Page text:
Man (2000, dir: Paul Verhoeven; cast: Kevin Bacon, Elizabeth
Shue, Josh Brolin, William Devane)
is a dangerous thing. In James Whales's The
Invisible Man (1933), a scientist discovers the secret of invisibility,
goes insane, and begins a killing spree. Okay, maybe that was just
him. But in Hollow
Man, a scientist discovers the secret of invisibility, goes insane,
and begins a killing spree.
Man has been nominated for a Best Science Fiction Film Saturn by the
Academy of Science Fiction, Fantasy & Horror Films, but it could just
as easily have been nominated for Best Horror Film. Not because it's
such a great horror film, but because it's more horror than sci-fi.
not much of a plot. Kevin Bacon plays a brilliant young scientist
heading a top secret military project in an underground lab near Washington,
DC. His team includes Elizabeth Shue (his former lover), Josh Brolin
(secretly bedding his former lover), and several bodies ... ehr, other
already turned several animals invisible. The difficulty lies in
bringing them back to visibility -- alive. The story opens as they
finally manage to do just that, with an ape. Bacon announces that
they're ready to take the experiment "to the next level." Experimenting
on a human.
It's dangerous. The ape nearly died in the attempt to restore its visibility. Shue
and Brolin oppose Bacon's recklessness. But Bacon is the gonzo genius
(as he keeps reminding everyone), so it's settled. Without informing
their military sponsors, Bacon's team injects the invisibility serum into
him. As his flesh fades, his personality is revealed. Always
conceited, blatantly comparing himself to God (this is not a subtle film),
Bacon is liberated from human society's rules and expectations. He
teases his teammates, playing voyeuristic games in the rest rooms with
one woman, fondling another's breasts as she sleeps.
days later, the team discovers that what worked with apes won't work on
humans. Bacon's visibility cannot be restored. At least not
yet. The team insists that Bacon stay underground while they seek
grows frustrated. He does not like being treated like a lab rat. He does not like being ordered about by his underlings. He grows
embittered, paranoid, jealous of his teammates. Antsy, he sneaks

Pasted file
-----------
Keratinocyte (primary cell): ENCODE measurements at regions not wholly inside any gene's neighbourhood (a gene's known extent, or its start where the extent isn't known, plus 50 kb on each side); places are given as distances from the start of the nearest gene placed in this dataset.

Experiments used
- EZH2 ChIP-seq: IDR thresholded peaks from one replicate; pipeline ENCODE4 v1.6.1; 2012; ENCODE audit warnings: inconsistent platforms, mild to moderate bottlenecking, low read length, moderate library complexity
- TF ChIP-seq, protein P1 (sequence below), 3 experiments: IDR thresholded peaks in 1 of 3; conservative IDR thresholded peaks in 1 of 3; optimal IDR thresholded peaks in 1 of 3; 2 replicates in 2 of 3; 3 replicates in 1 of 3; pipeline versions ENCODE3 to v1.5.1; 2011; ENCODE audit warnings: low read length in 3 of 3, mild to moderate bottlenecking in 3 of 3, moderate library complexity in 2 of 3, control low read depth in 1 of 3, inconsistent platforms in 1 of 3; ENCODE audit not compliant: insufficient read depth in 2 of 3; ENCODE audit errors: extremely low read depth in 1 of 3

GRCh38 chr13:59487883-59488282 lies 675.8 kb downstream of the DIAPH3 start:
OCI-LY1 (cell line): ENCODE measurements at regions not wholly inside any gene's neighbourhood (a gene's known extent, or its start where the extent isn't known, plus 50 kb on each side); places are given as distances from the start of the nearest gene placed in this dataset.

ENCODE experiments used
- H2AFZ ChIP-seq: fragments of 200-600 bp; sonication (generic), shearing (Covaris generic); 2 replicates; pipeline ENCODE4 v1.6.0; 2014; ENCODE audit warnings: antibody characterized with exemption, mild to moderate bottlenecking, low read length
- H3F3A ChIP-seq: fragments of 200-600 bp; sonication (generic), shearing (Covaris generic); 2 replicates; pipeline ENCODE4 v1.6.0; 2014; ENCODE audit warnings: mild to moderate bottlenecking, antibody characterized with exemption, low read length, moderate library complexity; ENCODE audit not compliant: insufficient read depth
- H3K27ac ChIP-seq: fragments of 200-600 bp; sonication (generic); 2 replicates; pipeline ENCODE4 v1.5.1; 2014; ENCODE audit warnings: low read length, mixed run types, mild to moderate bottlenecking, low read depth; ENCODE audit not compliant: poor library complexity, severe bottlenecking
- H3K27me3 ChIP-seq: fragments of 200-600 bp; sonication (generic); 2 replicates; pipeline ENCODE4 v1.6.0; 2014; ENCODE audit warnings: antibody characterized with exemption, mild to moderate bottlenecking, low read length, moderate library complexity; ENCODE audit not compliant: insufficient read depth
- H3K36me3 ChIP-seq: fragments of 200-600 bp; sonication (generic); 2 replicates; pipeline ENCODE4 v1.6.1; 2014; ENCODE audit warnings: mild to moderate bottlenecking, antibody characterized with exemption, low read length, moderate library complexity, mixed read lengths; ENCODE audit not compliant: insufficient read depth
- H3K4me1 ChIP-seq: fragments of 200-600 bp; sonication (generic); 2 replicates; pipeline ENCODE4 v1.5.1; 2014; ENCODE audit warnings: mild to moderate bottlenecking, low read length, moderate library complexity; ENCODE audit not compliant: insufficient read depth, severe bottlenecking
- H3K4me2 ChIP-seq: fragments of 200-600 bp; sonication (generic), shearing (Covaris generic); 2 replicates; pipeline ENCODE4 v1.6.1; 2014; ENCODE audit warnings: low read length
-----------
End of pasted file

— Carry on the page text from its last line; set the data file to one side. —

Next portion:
in and out of the underground lab. Outside, he discovers that invisibility
confers ... power.
assaults his neighbor (possibly raping her; it's not clear). When
he discovers Shue with Brolin readying for love at Shue's apartment, Bacon's
jealousy and fury increase (as in The
Invisible Man). Once everyone is back in the underground lab,
Bacon cuts off all means of communication, seals all exits ... and body
what riled so many critics. What began as a sci-fi thriller with
human drama, now morphs into a yet another slice & dice horror film,
with Bacon determined to kill his entire team.
a bad body-count film. Until the killings start, we're treated to
some cool invisibility special effects. And once they're underway,
the killings are violent, visceral, and mildly imaginative. But while
Man is not as suspenseful as it might
have been. An invisible killer stalking his prey has much suspense
Invisible Man delivered on that potential. But in Hollow
Man, the gore and effects overwhelm any suspense.
cartoony sort of gore, the kind seen in martial arts films. There's
no mention that the serum conferred any superhuman strength, yet Bacon
withstands brutal physical abuse (at one point he's set afire with a flame
thrower), yet he still returns for more killing. Much like Michael
Myers and Jason Voorhees.
only Bacon. At one point, Bacon slams Shue's head full force against
a steel pipe. Her head bounces back, a large gash along her forehead. It's the sort of thing that may easily kill a person; at the very least
cause severe brain damage. But Shue just arises from the floor, and
they two continue pulverizing one another.
and destruction are exciting to behold, but insanely implausible. Shue, Brolin, and Bacon (scientists, not combat soldiers) battle inside
an elevator shaft, an elevator rocketing past them, then plummeting back
down, crashing against the walls, explosions shooting huge fireballs up
the shaft.... Violence and mayhem as thrilling as in any James Bond
film. And just as likely.
likes young, attractive characters, thus, its sci-fi films normally feature
brilliant, accomplished scientists too young to be so accomplished. Hollow
Man follows that formula. Bacon and his team look like attractive
Gen-Xers. In reality, both Bacon and Shue are nearly forty, but as
neither looks it, the film (if not the story) capitalizes on their youth
Man is a stupid film. Really stupid. And long, running
at nearly two hours. Much of its potential for suspense was wasted. So too its potential to explore character, the extent to which self-identity
stems from what we, and others, see of ourselves. Bacon could have
made for an interesting mad scientist. Instead, watching the film,
one often feels compelled to shout: "No way!" and "Get out!"
the sort who was satisfied with Twister because of its cool tornado effects, you'll likely be satisfied with Hollow
Man because of its cool invisibility effects. And once the novelty
wears off, you'll be treated to a generous and graphic body count, plus
extensive scenes of laboratory destruction, and many explosions.
Review copyright by Thomas
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